WNBJ First Block News Tuesday 3-27-18

WNBJ News First Block Tuesday 3-27-18 Top stories include 3 deaths in 5 days due to suspected tainted heroin. Did the gun march mirror the protest of Vietnam in the 60's.

THIRD PERSON CHARGED IN 2017 HARDIN COUNTY FIRE

JACKSON – A joint investigation by Special Agents with the Tennessee Bureau of Investigation, Tennessee Fire Investigation Services and Hardin County Sheriff’s Department has resulted in the indictment and arrest of an Alabama man, making him the third person to be charged in connection with the 2017 fire. At the request of 24th District Attorney General Matt Stowe, on October 31, 2017, TBI Agents joined investigators with TFIS and deputies in investigating a fire that occurred on that day on Fox Hollow Loop Road in Savannah. During the course of the investigation, it was determined that the structure, a hay barn containing about 175 rolls of hay, was intentionally set. On March 20th, the Ha

March for our Lives compared to other protests in American history

"Do The Write Thing," a local youth violence prevention program was a part of the march and students commented on just how powerful they believe the movement is. “So yes I believe there will be some laws being changed because young people care a lot about what is going on and we fear for our safety,” says Jah'Karious Conley. March for our lives joins Americas historic protests and professor at Jackson State Community College compares its similarities to the Vietnam War. “It's kind of like the Vietnam War. A lot of people came back from the war and had scars on their hearts and their minds and they turned against the war but there were also a lot of young people that saw these people coming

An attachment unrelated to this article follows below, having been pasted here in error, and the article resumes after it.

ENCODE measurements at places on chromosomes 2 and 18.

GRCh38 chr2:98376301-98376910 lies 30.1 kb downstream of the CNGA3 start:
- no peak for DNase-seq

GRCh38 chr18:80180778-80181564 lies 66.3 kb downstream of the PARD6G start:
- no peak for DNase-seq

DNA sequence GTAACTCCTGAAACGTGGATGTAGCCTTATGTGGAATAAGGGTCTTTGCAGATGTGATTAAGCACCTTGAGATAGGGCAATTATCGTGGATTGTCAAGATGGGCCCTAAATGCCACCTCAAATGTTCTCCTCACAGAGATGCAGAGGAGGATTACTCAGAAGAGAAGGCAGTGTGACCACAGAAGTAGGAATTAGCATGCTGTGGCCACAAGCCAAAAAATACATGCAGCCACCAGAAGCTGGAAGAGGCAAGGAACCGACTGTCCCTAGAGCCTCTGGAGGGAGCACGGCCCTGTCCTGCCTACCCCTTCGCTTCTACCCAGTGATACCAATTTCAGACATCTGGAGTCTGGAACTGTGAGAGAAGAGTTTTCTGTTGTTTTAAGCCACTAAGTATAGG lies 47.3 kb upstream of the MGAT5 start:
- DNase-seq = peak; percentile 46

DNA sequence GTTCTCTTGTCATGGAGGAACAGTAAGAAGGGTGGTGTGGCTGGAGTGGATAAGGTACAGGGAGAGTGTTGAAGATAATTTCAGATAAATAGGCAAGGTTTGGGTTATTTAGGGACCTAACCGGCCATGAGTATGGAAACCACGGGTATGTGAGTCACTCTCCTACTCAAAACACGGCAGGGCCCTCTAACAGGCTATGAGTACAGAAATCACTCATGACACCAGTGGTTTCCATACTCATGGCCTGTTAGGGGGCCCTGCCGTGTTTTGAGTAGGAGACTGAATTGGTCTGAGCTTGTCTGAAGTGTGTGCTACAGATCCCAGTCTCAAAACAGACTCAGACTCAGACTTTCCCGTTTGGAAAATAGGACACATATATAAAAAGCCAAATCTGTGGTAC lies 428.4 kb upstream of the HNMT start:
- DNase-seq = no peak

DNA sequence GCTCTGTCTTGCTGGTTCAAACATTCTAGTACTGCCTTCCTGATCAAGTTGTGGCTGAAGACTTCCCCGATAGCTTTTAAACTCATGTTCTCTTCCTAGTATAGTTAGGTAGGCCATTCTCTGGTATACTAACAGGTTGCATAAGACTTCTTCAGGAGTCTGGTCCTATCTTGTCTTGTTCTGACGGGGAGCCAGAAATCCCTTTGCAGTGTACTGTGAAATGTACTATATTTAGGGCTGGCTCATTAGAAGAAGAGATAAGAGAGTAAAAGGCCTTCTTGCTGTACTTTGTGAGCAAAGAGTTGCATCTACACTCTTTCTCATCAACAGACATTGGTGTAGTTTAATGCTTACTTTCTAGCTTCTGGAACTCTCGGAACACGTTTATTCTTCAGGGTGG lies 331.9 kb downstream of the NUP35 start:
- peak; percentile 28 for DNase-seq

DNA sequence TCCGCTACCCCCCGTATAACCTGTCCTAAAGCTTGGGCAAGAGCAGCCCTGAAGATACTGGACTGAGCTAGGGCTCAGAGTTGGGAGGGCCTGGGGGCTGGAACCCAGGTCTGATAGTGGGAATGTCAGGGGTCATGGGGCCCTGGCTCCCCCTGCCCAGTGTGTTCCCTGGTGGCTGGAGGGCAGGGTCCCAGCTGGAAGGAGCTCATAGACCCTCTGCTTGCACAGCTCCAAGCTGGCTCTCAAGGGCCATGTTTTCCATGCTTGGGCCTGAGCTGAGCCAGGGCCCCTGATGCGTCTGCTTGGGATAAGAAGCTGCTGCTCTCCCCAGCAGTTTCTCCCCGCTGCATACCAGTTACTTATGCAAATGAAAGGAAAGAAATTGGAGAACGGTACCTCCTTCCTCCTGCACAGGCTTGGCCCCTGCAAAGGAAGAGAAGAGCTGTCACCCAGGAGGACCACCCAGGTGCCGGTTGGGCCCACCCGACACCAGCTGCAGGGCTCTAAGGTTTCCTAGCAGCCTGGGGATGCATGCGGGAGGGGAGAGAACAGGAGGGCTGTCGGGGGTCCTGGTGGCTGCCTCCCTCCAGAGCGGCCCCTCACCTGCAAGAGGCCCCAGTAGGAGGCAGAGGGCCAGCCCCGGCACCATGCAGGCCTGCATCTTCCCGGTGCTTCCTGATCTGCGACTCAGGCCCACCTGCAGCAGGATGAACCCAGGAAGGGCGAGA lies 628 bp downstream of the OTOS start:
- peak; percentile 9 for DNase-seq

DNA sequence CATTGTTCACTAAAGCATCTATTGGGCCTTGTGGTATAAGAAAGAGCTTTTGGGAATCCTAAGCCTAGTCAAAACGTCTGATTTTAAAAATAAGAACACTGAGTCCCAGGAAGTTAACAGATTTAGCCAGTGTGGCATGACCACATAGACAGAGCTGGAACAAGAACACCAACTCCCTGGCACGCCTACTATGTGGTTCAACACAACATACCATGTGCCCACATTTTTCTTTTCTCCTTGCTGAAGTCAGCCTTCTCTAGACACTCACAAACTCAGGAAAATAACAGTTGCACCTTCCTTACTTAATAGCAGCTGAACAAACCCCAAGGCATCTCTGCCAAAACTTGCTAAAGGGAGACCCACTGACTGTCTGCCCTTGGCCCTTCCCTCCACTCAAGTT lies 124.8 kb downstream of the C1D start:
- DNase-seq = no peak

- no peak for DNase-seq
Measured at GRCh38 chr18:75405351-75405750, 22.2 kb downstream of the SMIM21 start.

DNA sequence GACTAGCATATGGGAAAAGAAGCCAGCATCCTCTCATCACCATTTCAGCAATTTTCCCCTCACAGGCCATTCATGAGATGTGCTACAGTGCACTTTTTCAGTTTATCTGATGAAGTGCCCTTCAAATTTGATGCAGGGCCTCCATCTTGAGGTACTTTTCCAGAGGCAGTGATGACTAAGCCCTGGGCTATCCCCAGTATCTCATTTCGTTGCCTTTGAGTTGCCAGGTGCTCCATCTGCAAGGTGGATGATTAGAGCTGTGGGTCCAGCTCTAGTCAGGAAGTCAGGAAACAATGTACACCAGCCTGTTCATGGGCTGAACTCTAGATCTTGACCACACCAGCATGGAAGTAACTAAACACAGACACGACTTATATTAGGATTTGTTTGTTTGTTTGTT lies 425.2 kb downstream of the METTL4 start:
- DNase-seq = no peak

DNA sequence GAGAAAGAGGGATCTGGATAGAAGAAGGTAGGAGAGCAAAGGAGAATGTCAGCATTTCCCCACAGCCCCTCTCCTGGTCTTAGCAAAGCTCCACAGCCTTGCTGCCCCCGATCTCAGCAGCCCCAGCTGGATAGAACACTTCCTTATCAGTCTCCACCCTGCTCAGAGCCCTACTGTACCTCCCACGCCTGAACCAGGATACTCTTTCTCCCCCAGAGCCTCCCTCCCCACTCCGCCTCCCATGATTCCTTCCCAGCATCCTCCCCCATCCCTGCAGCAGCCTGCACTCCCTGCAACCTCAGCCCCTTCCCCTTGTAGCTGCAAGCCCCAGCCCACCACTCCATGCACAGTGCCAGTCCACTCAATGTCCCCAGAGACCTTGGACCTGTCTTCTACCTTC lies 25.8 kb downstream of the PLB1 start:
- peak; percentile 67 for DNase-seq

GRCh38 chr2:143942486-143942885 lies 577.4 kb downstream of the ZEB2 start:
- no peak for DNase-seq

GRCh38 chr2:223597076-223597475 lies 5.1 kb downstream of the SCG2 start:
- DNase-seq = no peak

Lifeline Blood Services in dire need for blood.

According to Lifeline Blood Services, West Tennessee’s Blood Supply is in a vulnerable position. “We have an immediate need for blood types O negative, B negative and A negative,” said Tonya Johnson, Director of Community Services for LIFELINE Blood Services.” Because negative blood types are so rare it is harder to recruit enough donors to meet the needs of patients who have negative types. Another factor contributing to the current situation is that donor turn-out at blood drives across West Tennessee has been lower than projected for the past few weeks. “This lower number, of course, results in less blood being available for patients. LIFELINE must replenish the supply of all these

WNBJ Late News Monday 3-27-19

Top stories tonight include a drop in crime on college campuses. Jackson Overstreet takes a closer look at the TBI report. Spring Break is here and Camila Rueda tells us what happening at the library to keep kids minds ticking.

College campus crime drops in 2017

The Tennessee Bureau of Investigation announced earlier this month that crime across college campuses in Tennessee was down in 2017 compared to 2016. For colleges here in West Tennessee, they too have seen a drop in crime. For Union University, the reason fir the campus safety is an old saying. “Here at Union we have a strong culture of see something, say something,” says Director for Safety, Security and Risk Mitigation Yancey Pettigrew. According to Pettigrew, strong communication between students and staff to plays a big part in keeping the campus safe. “We value having a safe campus just like they do. If there is something that needs to be reported then they report it. If there is someth

College crime statistics for 2017

NASHVILLE – The Tennessee Bureau of Investigation has released to the public its annual crime study detailing the volume and nature of crime on the state’s college and university campuses. ‘Crime on Campus 2017’ compiles data submitted to TBI by the state’s colleges, universities, and law enforcement agencies through the Tennessee Incident Based Reporting System (TIBRS). Among the report’s findings: Overall, crime reported by Tennessee’s colleges and universities decreased by 2.8% from 2016 to 2017. In total, 26.8% of all 2017 offenses reported were categorized as Larceny/Theft. Robbery offenses decreased significantly, by 55.2%, from 29 in 2016 to 13 in 2017. Assault Offenses decreased by 1